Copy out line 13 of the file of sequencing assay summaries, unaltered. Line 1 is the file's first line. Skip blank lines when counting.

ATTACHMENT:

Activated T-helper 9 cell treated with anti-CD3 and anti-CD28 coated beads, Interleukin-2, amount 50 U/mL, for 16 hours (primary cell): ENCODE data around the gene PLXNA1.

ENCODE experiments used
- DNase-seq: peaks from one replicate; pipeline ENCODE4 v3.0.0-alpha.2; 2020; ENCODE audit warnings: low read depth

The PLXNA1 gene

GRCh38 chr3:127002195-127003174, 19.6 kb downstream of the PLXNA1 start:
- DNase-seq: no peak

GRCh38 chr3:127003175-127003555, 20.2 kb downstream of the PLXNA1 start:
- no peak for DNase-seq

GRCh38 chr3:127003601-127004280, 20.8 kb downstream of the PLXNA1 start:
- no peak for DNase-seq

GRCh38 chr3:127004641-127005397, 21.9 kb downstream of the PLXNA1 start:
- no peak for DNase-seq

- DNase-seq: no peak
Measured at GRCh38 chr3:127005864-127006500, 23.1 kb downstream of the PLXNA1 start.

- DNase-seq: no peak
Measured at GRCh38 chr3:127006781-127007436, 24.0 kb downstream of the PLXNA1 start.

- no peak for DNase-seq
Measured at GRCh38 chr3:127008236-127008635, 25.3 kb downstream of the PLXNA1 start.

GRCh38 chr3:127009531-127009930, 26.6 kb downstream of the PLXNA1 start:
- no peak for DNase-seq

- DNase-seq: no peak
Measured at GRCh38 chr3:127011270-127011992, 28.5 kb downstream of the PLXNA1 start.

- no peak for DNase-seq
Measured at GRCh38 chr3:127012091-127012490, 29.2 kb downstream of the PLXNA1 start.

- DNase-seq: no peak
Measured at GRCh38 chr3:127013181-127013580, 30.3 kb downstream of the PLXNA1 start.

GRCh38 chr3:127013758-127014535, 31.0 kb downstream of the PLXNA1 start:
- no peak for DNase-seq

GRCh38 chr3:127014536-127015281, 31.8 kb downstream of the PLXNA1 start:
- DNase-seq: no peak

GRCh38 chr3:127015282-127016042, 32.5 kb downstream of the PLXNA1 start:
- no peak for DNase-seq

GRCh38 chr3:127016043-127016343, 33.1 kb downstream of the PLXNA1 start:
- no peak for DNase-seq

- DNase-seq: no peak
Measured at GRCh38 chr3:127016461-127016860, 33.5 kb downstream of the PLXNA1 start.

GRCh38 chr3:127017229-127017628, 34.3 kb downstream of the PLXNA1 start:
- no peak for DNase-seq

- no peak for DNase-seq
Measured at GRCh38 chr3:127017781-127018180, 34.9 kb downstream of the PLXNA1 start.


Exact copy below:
- DNase-seq: no peak